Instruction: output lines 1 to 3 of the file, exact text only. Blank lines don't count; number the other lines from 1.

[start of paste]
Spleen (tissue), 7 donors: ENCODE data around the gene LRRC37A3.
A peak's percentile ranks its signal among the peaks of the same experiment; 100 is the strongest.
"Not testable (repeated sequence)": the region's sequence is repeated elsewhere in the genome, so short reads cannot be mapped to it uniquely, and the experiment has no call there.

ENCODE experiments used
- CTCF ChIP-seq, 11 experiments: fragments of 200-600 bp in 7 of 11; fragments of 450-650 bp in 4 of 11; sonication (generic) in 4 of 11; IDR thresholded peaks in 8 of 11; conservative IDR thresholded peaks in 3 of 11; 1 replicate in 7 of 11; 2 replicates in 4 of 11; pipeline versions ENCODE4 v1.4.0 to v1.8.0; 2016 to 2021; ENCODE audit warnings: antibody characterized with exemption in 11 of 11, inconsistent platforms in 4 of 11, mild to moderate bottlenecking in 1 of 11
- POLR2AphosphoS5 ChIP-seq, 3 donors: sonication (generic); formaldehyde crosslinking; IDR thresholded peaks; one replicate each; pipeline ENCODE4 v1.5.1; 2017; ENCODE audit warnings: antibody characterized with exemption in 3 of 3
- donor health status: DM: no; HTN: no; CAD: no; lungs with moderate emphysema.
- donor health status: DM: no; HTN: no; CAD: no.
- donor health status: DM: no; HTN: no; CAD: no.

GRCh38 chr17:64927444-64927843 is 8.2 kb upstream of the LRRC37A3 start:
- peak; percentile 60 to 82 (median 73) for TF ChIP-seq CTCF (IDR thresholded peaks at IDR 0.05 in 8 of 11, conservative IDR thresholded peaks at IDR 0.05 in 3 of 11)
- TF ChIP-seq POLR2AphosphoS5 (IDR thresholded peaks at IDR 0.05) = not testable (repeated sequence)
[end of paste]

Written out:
Spleen (tissue), 7 donors: ENCODE data around the gene LRRC37A3.
A peak's percentile ranks its signal among the peaks of the same experiment; 100 is the strongest.
"Not testable (repeated sequence)": the region's sequence is repeated elsewhere in the genome, so short reads cannot be mapped to it uniquely, and the experiment has no call there.